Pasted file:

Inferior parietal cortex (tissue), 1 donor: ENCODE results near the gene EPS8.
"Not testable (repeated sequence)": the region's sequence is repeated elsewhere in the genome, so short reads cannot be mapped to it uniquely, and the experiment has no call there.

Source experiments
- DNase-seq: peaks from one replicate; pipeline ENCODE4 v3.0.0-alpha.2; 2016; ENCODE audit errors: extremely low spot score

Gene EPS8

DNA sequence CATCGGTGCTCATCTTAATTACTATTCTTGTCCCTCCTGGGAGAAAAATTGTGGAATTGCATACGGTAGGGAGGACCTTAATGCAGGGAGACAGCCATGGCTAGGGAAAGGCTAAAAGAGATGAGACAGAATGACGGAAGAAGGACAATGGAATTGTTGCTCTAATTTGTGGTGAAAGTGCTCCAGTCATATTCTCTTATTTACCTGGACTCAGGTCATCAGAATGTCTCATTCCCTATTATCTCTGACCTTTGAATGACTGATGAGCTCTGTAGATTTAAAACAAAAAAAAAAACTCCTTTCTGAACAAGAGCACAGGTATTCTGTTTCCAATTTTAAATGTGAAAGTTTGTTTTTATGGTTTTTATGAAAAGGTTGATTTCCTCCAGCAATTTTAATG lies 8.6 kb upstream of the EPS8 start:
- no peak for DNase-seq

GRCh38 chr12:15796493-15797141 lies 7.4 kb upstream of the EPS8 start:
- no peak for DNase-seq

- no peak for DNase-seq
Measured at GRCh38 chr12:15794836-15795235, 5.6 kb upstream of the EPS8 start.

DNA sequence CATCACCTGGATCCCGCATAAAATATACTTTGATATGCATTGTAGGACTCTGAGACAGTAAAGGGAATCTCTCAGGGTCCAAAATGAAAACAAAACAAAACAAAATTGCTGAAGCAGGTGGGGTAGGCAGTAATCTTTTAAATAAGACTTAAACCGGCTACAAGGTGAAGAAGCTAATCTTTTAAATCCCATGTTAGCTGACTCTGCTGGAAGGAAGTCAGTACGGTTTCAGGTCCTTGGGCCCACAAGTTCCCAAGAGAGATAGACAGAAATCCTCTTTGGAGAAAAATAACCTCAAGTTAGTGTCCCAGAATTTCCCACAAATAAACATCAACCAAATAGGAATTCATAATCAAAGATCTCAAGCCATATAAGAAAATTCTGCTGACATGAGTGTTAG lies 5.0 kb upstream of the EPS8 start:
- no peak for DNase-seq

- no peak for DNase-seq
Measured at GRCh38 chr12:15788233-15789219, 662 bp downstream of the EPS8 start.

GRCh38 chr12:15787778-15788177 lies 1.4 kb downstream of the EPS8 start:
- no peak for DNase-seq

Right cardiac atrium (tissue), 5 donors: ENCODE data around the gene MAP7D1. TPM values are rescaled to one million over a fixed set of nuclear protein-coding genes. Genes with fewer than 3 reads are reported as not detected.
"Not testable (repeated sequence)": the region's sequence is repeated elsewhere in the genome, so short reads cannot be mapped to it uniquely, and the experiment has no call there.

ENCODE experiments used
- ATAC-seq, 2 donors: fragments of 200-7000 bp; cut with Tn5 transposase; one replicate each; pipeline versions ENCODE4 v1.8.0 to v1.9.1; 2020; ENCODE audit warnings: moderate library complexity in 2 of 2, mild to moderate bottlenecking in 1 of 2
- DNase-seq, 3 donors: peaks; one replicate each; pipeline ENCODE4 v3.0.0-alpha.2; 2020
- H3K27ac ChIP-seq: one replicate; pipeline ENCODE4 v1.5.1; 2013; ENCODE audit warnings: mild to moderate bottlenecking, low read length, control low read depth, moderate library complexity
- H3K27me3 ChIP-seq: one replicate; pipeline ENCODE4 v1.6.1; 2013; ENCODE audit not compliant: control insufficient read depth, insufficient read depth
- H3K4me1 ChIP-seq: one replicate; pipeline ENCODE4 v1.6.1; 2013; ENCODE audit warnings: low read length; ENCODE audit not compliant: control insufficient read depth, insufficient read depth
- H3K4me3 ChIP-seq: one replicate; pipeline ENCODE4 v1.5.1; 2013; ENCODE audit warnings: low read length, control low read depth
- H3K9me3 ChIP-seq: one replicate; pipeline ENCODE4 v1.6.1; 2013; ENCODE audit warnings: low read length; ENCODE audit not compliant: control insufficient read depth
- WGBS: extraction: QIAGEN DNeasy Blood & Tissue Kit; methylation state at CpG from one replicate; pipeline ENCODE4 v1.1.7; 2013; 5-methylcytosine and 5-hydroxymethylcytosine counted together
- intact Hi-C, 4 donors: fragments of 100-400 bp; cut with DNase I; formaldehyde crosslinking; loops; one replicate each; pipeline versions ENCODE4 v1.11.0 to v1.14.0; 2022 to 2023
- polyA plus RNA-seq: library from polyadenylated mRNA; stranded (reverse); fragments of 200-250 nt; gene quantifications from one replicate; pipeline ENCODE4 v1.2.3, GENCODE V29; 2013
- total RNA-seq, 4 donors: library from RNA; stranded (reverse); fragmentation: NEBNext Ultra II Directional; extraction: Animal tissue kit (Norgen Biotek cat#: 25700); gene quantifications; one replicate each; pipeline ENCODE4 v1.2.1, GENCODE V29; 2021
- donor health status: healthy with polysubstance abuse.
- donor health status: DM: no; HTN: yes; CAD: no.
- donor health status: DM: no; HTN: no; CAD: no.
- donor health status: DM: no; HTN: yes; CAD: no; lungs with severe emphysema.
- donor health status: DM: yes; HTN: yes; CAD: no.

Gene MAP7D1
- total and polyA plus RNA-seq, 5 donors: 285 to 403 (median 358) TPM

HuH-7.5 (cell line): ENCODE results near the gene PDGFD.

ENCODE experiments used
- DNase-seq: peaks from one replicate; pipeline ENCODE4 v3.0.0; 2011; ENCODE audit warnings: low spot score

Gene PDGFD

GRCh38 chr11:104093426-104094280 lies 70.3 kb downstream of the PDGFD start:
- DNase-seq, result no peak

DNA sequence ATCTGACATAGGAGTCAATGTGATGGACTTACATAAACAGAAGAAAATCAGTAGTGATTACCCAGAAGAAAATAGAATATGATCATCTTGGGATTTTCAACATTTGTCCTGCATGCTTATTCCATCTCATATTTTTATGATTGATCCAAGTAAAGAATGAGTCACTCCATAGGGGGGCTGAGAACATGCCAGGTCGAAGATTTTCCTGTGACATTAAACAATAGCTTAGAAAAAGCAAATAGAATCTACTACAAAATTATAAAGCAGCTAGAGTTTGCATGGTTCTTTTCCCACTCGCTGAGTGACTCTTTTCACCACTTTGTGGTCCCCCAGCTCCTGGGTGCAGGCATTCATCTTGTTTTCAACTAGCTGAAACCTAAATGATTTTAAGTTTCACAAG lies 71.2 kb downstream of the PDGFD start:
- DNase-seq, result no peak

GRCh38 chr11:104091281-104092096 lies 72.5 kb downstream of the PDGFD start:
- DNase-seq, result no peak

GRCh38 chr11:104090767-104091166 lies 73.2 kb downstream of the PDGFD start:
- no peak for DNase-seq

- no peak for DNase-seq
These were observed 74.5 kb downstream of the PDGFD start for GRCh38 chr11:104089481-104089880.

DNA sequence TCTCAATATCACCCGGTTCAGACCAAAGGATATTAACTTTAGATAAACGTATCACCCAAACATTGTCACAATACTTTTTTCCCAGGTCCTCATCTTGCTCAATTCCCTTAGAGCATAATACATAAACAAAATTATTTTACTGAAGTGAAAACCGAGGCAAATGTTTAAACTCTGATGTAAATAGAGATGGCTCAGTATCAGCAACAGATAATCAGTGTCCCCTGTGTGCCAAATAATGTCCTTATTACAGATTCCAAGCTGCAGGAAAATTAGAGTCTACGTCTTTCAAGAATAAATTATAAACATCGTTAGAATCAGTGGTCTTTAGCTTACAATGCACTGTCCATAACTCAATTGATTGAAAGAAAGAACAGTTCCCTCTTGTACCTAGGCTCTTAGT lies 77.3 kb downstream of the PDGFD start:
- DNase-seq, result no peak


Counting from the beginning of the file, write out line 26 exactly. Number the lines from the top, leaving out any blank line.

- H3K4me3 ChIP-seq: one replicate; pipeline ENCODE4 v1.5.1; 2013; ENCODE audit warnings: low read length, control low read depth